Ars: časopis Ústavu Dejín Umenia Slovenskej Akadémie Vied — 1988

Page: 61
DOI article: DOI Page: Citation link:
License: Free access  - all rights reserved Use / Order
1 cm

»e K nonuTKe coa^aiiiiii c^ojibkiiophom napacjjpasM (pue.
11). Kor^a cBoSoflnaa jKiniib naxognjiacb y>KC nog Heno-
cpeflCTBeHHOü yrpo3oü, oh HapncoBaji b 1937 rogy pac-
ipeßO/KeHHyio Crpany c KpecTOM m rOJiySflMH (pnc. 12),
KOTopaa HecoMHeHHO rnvieeT OTHomeHMe k flpawaTMHHOc-
tm OpaBM. Mothbom m M3o6pa>KCHneM poKOBoro nyru,
noBopaniiBaiomeMy k ropii3OHTy no;( rojirocjioM, oh b

new BHyinaeT npeflnyBCTBue öygymux crpagaHMM napo^a
m HejiOBenecTBa. y>re b to bpcms xog >km3hm Üosecba Ha-
něna pOKOBMM 06pa30M MUajICil K TparMHCCKOMy KOHpy, oh CTaji xcepTBOM TiopeMHOro aaK/iio'iCHMii m nornö
nesaflojiro /(o OKOHuaHMa bomhm b narpiCTCKOM kohijch-
TpapnOHHOM jiarepe Bepren-Bencen.

Orava’s Inspirations of Josef Capek
The painter and writer Josef Capek (1887—1945)
belongs to the génération of Czech avant-garde artists
influenced in their work after 1910 by cubiism. Even
before that, in close coopération with his brother Ka-
rel Capek (1890—1938) he had made his literary debut
with short prose pièces through which both took
a substantial part, although without any programmed
design, in the origins of Czech „art nouveau“ litera-
tuře. Nevertheless, young Josef Capek’s aesthetic
avant-gardist standpoint, influenced since childhood
by experience from a harsh submontane region of
northern Bohemia, comprised right from the beginnings
also accents of humdrum life reality and soon after
also of social reproach, which under the inhuman
Pressure of the first world war outgrew even into
expressions of a Sharp social criticism. In the mi<d-
-twenties, Capek’s literary production, by its loyal civíc
dedication, came into conflict with his socially pointed
Painting works. While in the former he endeavoured
to promote a reinforcement of safeguards of the post-
War independence of his native country (theatre plays
Land of Many Names 1923, Adam the Creator 1927 —
conjointly with his brother Karel), in the latter,
through clear proletarian topics he expressed his sharp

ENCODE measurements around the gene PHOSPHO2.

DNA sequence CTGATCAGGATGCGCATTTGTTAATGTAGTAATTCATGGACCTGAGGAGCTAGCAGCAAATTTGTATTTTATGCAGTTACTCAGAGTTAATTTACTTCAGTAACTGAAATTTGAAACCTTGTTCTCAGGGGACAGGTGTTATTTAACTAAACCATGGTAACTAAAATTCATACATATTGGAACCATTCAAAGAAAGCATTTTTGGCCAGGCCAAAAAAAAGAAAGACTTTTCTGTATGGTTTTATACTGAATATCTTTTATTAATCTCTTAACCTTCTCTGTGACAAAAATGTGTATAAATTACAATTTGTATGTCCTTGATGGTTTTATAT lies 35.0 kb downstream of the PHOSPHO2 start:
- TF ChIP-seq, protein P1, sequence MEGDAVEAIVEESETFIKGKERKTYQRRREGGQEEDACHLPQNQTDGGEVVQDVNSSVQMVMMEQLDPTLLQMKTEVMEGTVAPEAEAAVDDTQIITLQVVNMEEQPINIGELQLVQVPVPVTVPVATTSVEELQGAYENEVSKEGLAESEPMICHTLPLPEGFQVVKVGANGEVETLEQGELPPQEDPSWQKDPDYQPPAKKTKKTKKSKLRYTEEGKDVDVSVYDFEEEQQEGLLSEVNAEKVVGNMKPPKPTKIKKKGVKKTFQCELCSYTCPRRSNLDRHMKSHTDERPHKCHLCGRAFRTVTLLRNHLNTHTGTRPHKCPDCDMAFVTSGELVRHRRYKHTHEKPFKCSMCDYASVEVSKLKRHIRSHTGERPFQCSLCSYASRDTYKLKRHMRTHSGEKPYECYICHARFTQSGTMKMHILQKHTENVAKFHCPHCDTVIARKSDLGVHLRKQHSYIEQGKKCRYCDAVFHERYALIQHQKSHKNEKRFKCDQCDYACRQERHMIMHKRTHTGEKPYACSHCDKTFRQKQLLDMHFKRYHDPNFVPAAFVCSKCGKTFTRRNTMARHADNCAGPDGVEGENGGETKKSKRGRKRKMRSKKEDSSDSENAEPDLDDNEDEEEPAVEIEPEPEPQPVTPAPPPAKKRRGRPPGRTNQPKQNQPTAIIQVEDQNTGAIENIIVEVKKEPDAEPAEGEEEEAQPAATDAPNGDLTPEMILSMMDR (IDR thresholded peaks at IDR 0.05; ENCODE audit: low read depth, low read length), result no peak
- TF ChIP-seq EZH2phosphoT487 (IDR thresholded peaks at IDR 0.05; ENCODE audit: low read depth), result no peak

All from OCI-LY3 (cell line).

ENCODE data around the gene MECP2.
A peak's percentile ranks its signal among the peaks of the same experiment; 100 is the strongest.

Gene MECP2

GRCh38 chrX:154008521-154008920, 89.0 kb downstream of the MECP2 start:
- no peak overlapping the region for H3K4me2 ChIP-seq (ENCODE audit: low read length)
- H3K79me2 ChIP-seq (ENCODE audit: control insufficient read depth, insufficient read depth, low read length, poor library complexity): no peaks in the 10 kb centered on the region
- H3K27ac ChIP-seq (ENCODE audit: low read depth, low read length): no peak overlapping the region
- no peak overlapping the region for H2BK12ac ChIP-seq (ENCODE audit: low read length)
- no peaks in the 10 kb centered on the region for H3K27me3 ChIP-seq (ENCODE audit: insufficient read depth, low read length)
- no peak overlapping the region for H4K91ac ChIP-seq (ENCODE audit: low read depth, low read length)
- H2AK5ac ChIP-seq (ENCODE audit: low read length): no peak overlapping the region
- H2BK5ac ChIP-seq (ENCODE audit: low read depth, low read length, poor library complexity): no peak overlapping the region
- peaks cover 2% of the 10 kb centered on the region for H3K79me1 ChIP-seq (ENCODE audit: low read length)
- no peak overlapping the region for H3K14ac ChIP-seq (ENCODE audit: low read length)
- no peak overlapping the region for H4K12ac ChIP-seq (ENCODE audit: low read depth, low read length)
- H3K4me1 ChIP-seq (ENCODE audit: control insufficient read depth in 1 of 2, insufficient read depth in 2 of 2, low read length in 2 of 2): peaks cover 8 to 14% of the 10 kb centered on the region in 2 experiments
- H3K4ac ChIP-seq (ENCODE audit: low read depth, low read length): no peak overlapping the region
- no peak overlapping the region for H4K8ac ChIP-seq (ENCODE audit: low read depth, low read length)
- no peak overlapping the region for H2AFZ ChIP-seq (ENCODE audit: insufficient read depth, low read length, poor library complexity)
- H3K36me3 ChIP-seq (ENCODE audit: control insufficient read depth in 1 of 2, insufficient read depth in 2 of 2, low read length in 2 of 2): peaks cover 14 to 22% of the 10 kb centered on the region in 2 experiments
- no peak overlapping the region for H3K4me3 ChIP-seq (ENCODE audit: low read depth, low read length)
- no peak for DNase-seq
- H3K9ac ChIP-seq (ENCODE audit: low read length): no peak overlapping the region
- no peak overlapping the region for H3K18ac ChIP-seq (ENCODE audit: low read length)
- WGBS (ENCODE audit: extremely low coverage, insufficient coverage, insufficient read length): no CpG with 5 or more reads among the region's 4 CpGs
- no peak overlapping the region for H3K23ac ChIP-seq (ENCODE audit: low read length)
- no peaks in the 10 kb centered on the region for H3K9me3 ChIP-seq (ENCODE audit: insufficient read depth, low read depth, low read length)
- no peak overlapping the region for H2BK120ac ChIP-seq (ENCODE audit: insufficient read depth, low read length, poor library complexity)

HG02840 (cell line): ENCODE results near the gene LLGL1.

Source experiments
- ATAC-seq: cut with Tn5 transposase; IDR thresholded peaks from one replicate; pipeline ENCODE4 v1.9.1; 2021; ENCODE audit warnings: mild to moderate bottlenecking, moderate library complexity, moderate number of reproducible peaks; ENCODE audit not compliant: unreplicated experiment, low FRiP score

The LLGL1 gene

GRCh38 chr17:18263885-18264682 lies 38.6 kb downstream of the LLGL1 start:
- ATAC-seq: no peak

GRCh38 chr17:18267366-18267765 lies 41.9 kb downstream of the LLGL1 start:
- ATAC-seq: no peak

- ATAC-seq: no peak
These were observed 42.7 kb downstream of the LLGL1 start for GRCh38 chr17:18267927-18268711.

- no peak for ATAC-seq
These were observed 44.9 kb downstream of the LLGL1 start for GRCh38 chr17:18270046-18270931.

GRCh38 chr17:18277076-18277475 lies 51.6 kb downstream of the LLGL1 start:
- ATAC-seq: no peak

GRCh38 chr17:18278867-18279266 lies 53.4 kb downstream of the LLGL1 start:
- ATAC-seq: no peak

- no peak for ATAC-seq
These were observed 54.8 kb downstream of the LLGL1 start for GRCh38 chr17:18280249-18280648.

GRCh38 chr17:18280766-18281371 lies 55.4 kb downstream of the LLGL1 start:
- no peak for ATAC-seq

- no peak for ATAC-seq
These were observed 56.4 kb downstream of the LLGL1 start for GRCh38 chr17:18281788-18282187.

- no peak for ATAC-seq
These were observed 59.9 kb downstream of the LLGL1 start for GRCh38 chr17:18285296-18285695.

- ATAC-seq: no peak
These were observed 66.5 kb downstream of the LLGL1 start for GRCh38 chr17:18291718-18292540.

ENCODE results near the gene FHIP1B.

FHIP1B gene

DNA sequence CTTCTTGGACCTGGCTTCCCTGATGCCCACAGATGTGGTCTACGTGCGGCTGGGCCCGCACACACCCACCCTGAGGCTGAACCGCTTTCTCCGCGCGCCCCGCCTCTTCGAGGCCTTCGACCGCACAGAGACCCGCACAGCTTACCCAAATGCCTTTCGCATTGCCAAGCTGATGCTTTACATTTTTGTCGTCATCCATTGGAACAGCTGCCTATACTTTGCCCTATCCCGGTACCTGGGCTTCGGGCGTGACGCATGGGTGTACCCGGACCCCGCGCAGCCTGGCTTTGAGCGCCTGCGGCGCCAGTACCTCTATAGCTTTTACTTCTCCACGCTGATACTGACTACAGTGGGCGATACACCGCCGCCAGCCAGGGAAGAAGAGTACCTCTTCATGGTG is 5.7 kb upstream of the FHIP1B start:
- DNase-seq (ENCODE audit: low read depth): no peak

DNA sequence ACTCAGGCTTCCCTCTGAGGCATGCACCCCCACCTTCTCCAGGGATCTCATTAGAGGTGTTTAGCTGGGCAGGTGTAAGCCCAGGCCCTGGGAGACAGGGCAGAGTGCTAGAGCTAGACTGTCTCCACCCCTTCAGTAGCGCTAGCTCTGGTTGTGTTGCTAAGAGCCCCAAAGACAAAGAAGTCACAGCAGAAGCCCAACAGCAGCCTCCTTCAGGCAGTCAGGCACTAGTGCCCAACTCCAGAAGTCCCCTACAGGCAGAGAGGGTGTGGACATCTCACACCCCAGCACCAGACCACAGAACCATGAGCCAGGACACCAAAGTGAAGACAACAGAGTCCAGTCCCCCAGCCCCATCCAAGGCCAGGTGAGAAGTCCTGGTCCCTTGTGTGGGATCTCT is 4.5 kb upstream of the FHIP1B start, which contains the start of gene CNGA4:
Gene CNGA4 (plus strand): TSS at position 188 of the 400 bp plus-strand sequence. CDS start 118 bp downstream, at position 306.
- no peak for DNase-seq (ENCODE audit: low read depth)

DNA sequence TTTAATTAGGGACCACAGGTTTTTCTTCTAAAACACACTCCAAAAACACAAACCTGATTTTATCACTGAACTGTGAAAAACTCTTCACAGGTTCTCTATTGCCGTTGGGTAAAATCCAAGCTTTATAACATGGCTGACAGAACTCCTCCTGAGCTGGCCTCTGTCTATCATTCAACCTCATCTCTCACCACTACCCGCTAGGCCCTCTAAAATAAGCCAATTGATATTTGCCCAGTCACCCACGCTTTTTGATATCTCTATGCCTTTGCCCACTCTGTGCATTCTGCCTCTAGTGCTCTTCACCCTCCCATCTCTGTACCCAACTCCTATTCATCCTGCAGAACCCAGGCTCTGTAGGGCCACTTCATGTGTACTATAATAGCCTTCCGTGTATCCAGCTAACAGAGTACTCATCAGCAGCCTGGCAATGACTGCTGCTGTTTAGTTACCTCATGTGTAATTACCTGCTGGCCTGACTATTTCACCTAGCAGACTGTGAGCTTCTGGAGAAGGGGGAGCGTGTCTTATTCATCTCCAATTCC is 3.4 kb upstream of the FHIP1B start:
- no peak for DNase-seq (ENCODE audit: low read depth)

social protest. This coflict meant a challenge for his
further artistic development and for his search of an
integrated Weltanschauung base. He began to work
his way towards it in a somewhat reserved, but artis-
tically fertile way — that of perceiving the world
through a chilďs feelings and seeing nature in union
With the plebeian country-folk. On this way he met
the „country of his heart“, the enchanting mountainous
Orava in northwestern Slovakia, then still inhibited
by a simple, „archaic“ folk.
Initially — this involved holiday stays in 1930—1938
it was a reflection of joy from the region’s land-

scape beauties (Fig. 2), seen often trough chidren’s
eyes (Capek’s daughter was then about seven). The
dramatic features of Oráván nature soon became re-
flected in the often strongly expressive présentation
of the landscape (for the first time in oil, The Cloud,
from the year 1933, Fig. 5). His excited expression
was also due to his récognition of the historical threat
when Nazism came to power in Germany, which Ca-
pek simultaneously attacked also by his satirical
drawings in newspapers. From an expressive port-
rayal of Orava with its great natural resources below
the mighty Solar Disc (Fig. 8), it was but a step
towards Cosmic Allusions (Fig. 9, with a „solar explo-
sion“ above the low strip of the tiny human world),
corresponding to Josef Capek’s simultaneous cosmic
contemplations in his extensive essay the Lame Pilgrim
(Kulhavý poutník — 1936). The growing threat to his
native land excited in him, similarly as in the then
Czech avantgardě, a defensive gesture of national
identity and this through a confrontation of modernity
with the message of anonymous folk production. The
Oravan folk types stimulated him towards assimila-
tion, (Figs 4, 6, 10), and even towards an effort at
a folkloric paraphrase (Fig. 11). When free life was
practically directly jeopardized, he painted in 1937 the
Scarred Landscape with a cross and pigeons (Fig. 12),
which undoubtedly shows a relation to the dramatic
nature of Orava. Through the motif and présentation
of the fateful road turning towards the horizon below
the Calvary, he suggests in it the presentiment of the
then coming calvary of the nation and of mankind.
At that time Josef Capek’s life was already moving
fatefully to ist doom when he was imprisoned and
probably perished shortly before the end of the war
in the Nazi concentration camp at Bergen-Belsen.
loading ...